Home Features All About Prayer (5) By Babatunde Olugboji

All About Prayer (5) By Babatunde Olugboji


All About Prayer (5) By Babatunde Olugboji

Since Kingdom Dynamics Weekly (KDW) first appeared in January 2018, imprecation is the topic that has generated the number one interest and elicited more comments than any of the over one hundred topics that the weekly commentary has addressed. 

This week still on prayers of imprecation, which means “to invoke evil upon or curse” one’s enemies, we will zero in on the various explanations or justifications on why the psalmists turned to imprecations.

These ranged from a desire to get even with their adversaries, to the zeal to protect God’s honor. According to available literature, the basis of imprecatory prayers is fourfold: 1) prophetic revelation 2) covenant curses 3) personal sentiment, and 4) the scolding of evil spirits, with the last two considered as the least credible.

Imprecatory psalms are sometimes thought of as a reflection of the spiritual and emotional life of believers, the “mirror of the soul,” and may reflect the resentment of individuals who have been wronged.

But within a paradigm that recognizes psalms such as 7, 35, 55, 58, 59, 69 79, 83, 109 and 137 as authoritative divine revelation, they are regarded as guidelines for behavior. Psalms may portray reactions of unbelief, but also reactions that are normative. Sometimes psalmists came to a normative reaction through a process of doubt and little faith.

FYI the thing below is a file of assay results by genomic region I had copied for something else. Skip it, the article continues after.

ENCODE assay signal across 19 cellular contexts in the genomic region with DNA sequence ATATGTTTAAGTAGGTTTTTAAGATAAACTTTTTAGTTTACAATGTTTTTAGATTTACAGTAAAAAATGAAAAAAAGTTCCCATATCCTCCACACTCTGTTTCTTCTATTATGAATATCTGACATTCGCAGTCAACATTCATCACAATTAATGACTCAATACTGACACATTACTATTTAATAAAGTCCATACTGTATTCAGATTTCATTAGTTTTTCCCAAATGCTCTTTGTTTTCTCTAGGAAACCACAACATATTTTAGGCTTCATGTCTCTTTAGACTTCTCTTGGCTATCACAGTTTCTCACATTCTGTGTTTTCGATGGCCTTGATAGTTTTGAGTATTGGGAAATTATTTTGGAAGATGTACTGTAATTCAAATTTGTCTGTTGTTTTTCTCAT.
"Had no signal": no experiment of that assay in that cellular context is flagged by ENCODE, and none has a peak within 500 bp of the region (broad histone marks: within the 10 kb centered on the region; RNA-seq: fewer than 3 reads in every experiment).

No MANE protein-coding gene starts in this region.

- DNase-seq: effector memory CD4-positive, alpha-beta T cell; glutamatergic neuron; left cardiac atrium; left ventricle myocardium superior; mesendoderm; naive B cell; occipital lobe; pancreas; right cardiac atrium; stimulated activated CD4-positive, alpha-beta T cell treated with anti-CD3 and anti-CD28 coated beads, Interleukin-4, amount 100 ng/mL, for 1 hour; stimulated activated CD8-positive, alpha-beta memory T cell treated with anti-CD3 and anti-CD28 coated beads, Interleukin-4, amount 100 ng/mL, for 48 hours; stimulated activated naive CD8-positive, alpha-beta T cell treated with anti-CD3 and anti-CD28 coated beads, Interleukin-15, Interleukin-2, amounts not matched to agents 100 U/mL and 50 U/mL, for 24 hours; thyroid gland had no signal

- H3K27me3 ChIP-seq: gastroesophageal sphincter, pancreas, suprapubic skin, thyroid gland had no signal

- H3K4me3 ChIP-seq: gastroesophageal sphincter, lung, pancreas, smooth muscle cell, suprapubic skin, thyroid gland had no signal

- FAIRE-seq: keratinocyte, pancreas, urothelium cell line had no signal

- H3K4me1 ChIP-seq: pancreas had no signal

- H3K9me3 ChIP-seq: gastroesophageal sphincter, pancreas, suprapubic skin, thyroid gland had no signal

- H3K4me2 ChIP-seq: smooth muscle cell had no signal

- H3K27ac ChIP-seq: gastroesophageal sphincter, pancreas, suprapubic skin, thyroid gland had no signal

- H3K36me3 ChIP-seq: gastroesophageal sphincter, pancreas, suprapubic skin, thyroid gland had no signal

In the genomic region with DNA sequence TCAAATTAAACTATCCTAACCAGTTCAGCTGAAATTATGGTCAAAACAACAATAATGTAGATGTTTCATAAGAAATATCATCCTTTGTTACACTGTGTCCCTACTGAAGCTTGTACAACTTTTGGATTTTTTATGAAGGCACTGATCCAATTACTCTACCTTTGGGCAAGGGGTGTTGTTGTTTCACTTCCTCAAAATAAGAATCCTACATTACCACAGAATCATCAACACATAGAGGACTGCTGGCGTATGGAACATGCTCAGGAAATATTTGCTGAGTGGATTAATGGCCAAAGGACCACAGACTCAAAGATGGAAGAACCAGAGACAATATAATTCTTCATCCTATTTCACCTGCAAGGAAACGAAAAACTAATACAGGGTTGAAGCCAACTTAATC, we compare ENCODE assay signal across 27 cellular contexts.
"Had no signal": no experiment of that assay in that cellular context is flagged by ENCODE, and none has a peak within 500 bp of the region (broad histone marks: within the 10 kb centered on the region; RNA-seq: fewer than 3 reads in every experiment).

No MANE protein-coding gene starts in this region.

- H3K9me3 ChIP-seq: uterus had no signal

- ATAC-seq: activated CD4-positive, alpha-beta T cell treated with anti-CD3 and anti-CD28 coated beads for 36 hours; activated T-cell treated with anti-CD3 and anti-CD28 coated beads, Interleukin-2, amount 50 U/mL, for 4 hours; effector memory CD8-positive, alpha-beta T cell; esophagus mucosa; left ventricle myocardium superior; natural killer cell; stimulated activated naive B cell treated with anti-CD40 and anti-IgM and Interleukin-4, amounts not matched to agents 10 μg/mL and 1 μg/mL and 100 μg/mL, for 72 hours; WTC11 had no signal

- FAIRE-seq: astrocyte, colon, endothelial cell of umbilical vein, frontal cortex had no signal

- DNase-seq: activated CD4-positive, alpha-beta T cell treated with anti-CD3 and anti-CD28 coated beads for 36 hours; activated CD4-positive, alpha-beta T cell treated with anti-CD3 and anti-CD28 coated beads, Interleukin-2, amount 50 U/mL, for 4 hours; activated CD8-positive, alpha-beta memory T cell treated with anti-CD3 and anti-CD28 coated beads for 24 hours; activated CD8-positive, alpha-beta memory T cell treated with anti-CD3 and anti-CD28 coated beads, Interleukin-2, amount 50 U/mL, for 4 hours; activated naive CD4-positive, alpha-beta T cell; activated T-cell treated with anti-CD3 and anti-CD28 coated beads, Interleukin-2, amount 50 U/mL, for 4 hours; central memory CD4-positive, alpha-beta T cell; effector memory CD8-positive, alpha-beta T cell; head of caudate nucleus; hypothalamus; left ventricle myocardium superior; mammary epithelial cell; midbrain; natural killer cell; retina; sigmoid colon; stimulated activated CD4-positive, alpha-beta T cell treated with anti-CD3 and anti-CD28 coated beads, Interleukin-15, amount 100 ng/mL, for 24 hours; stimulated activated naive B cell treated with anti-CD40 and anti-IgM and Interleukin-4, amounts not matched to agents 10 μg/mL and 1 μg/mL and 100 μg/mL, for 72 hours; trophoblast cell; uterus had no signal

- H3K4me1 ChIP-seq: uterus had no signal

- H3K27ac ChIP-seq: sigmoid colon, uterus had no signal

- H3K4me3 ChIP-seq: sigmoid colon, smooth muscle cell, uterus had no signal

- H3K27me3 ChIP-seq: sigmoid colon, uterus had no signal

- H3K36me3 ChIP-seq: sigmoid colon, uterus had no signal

Describing what is normative in a psalm and what not requires careful acumen from the interpreter. Merely to attribute all the imprecations as vindictiveness, hatred, and malice appears implausible. However, if the Psalter is regarded as a kaleidoscope of human experiences, it is most plausible to regard the imprecatory prayers as personal sentiment.

Taking a step back to examine the discourse around imprecations in light of Paul’s declaration that “All Scripture is God-breathed and is useful for teaching, rebuking, correcting and training in righteousness, so that the servant of God may be thoroughly equipped for every good work (2 Timothy 3: 16-17) weakens the argument that imprecations are merely objurgations of evil spirits. It appears like an attempt to explain away the clear statements of Scripture. Besides, this view negates the setting in real life of the Psalms since it is clear that the enemies of the psalmists were wicked men who slandered and did harm. They were not mere spiritual forces.

The other two reasons often cited for imprecations (prophetic revelation and covenant curses) posit that imprecatory prayers, in spite of their historical context, were relevant to other contexts and may even be relevant to us as New Testament believers.

The answer to the question of what moved the psalmists to pray for vengeance, is thus not a quite simple question to answer. As today’s Bible scholars, considering that the Holy Spirit is the inspiration behind Scripture, it is difficult to question the authors themselves about their motivations. This is why scholars and Bible commentators revert to theories informed by hermeneutical premises about the continuity and discontinuity of the testaments to answer the question about the basis of the imprecations.

The question still remains, should we, or should we not pray imprecatory prayers? Based on existing research and opinion of scholars, and my understanding of Scripture, we will bring the discussion to a climax in the next two weeks. 

But what is your position? 

Have a great week.

Kingdom Dynamics, a weekly column  written by Dr. Babatunde Olugboji, the President, Kingdom House, a non-profit organization in New Jersey, USA.

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